Is Ad-Supported RSS the Next Big Thing?

  |  February 3, 2004   |  Comments

Publishers like RSS because it gets through spam filters, but will itmake them money? A new ad network aims to help.

The use of RSS technology has been touted as a spam-free alternative to e-newsletters but the concept of has been dogged by certain limitations. Chief among them, for publishers, is an advertising model to support the popular feeds. A new online ad network, RSSAds, is gearing up to help publishers get over that hurdle.

The San Francisco-based company is hoping to capitalize on the growing buzz surrounding RSS, the XML-based technology that pulls headlines and text from Web sites and displays them on users' desktops or Web sites in RSS readers, or aggregators.

The four-employee firm is still two months away from an official launch, but it has already signed up publishers numbering in the double digits, founder Chad Williams told this publication. Williams is currently CEO of another Bay Area Internet start-up, PayDemocracy, and says formal leadership of the new venture hasn't been determined.

RSSAds has developed technology that will insert ads into relevant content such as news stories and headlines, which can then be seamlessly downloaded by Web users and bloggers and displayed on their desktops and sites. The ads appear as text, "so it's less intrusive," Williams said.

A number of publishers, such as InfoWorld, LockerGnome and PaidContent.org already have ads in their RSS feeds, but RSSAds appears to be the first to aggregate publishers into a network.

RSS feeds are getting a lot of attention from marketers and publishers these days, since they avoid often spam-clogged email inboxes. Adding fuel to the fire, RSS feeds are growing more accessible to average Internet users. Yahoo just launched a beta test of a module incorporating RSS technology. It lets users pull headlines and text from other sites and display them on their My Yahoo pages.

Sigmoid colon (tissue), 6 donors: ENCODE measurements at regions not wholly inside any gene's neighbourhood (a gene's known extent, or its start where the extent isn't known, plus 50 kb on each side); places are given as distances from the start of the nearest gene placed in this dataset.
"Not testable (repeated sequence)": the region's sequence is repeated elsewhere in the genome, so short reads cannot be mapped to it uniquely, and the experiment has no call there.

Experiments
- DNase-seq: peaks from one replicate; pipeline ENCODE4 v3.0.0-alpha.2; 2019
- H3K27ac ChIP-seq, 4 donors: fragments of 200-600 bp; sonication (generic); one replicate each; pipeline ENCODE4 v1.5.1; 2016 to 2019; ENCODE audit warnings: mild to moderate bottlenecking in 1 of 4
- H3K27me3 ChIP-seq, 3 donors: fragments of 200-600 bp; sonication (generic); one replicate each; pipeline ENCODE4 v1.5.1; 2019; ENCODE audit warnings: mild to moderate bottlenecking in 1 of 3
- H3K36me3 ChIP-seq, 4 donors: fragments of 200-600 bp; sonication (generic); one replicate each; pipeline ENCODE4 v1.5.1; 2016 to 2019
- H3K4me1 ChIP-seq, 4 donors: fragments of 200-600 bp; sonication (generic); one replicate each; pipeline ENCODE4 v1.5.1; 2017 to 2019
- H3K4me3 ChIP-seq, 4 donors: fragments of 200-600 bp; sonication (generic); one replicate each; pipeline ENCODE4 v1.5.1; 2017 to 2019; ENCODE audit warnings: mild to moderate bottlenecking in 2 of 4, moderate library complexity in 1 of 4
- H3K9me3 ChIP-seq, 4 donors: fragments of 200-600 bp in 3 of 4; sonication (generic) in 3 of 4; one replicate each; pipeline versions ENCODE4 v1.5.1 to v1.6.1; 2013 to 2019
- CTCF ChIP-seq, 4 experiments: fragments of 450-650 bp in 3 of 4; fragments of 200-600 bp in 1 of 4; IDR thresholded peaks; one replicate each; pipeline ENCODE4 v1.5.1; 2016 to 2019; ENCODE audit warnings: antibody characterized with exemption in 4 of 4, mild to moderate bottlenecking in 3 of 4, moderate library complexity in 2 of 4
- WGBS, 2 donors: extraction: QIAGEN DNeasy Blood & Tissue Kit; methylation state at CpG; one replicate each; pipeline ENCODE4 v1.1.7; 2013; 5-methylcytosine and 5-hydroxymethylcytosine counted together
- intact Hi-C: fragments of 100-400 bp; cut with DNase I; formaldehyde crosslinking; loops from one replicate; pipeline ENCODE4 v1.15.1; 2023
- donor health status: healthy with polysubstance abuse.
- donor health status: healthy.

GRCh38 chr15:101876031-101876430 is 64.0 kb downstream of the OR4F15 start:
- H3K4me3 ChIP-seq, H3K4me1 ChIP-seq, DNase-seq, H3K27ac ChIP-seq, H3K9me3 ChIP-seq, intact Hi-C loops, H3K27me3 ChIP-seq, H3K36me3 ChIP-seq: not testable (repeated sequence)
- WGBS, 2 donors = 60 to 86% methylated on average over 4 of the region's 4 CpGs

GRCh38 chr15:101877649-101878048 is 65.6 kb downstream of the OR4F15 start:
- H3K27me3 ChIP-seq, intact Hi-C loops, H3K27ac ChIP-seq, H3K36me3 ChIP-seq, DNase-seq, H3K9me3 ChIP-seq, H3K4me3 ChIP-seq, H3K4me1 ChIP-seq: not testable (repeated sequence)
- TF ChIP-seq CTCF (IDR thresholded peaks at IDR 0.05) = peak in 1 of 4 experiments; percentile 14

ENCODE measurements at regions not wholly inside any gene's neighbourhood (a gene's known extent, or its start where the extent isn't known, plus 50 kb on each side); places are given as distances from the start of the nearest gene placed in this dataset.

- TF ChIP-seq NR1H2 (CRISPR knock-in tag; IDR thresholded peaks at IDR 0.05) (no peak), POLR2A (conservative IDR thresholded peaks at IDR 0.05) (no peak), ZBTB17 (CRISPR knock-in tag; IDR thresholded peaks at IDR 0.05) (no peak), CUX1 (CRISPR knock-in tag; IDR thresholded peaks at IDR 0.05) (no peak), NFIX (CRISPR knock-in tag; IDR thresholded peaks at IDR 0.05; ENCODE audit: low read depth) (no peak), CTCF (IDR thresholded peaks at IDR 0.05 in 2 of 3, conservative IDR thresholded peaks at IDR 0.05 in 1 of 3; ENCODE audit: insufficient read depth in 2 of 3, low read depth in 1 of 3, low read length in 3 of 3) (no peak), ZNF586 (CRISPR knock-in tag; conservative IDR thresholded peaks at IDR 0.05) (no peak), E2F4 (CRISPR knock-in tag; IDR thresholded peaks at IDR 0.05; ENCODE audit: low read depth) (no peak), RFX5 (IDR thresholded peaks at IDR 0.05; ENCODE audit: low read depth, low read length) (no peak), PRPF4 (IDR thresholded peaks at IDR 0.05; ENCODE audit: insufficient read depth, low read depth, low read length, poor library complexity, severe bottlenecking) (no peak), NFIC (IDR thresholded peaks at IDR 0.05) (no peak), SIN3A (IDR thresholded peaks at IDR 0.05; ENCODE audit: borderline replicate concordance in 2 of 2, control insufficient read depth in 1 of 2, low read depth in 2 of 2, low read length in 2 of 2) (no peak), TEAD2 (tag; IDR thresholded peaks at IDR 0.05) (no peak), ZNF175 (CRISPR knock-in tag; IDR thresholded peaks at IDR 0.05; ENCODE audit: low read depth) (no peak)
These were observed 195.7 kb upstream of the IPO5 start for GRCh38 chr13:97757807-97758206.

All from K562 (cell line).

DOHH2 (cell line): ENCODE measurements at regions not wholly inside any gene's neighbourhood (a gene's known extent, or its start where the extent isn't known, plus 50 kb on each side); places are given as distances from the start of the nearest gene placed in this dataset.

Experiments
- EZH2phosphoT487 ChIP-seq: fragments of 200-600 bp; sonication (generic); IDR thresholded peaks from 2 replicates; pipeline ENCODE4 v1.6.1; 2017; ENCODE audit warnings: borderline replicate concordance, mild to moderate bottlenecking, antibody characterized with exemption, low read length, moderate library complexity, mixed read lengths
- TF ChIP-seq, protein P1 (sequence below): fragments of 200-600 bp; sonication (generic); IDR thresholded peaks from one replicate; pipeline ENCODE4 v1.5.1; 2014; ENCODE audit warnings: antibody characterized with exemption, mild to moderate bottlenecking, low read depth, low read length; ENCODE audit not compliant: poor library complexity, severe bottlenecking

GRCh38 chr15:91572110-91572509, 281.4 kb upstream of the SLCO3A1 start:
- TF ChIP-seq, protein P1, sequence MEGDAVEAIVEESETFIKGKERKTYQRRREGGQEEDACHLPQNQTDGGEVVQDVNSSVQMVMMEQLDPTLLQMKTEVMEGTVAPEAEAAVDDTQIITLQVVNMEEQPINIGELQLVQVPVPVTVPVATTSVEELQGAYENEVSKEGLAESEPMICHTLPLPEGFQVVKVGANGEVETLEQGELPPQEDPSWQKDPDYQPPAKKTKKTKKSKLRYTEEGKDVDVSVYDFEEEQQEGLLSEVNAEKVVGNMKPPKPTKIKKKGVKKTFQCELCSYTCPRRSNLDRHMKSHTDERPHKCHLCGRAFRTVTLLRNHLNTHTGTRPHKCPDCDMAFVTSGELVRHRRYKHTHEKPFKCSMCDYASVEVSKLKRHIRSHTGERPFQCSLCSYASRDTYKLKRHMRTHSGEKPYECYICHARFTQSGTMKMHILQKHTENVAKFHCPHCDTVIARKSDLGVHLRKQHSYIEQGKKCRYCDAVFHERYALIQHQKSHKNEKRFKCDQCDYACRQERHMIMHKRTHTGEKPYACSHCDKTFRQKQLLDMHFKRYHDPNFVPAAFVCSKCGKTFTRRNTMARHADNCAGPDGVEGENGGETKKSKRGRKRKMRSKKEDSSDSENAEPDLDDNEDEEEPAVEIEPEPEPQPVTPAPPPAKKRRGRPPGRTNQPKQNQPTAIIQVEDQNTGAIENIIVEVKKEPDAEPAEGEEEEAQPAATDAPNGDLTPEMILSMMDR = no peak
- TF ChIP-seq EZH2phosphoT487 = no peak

RSS stands for Really Simple Syndication or Rich Site Summary and was developed in the 1990s by Netscape. The technology has been widely adopted by bloggers as well as by established publishers such as the BBC, Yahoo, CNN and JupiterMedia, this publication's parent.

"We've signed up some entrepreneurs who have blogging networks and people who have individual blogs on various topics," Williams said. He declined to give more specific information because the contracts are still being hammered out. The company will not confine itself to blogs, he said.

"Our site is a central hub connecting buyers and sellers of advertising in RSS feeds," said Williams. "We're providing a service for publishers to easily sell ads in their RSS feeds. When an ad buyer purchases an ad, we take a transaction fee. They can track the ads. We provide reporting."

Although the tracking of content and ad viewing has always been one of RSS's weak points, Williams says his company tracks ad views by means of a simple transparent image file. Whenever the RSS reader calls back to the server for the image, it counts as an ad impression. According to Williams, RSSAds will sell ads using cost-per-click, cost-per-time-period, cost-per-insert and cost-per-thousand impressions models. But Williams believes the pay-for-performance ads will be the most popular.

Another common concern about RSS is that it uses up a great deal of bandwidth, because, for example, one aggregator might check every 15 minutes for content. As the HTTP 1.1 protocol comes into wider use, however, Williams feels this will be less of a problem. "As people begin using HTTP 1.1, that functionality will ask a given computer if a document has changed, instead of downloading the entire file," he said.

"RSS has taken off quite a bit recently," said Marc Ryan, director of analysis for Nielsen//Net Ratings. "But it's still early in the life cycle. As the heavyweights such as Microsoft get involved, the market will mature."

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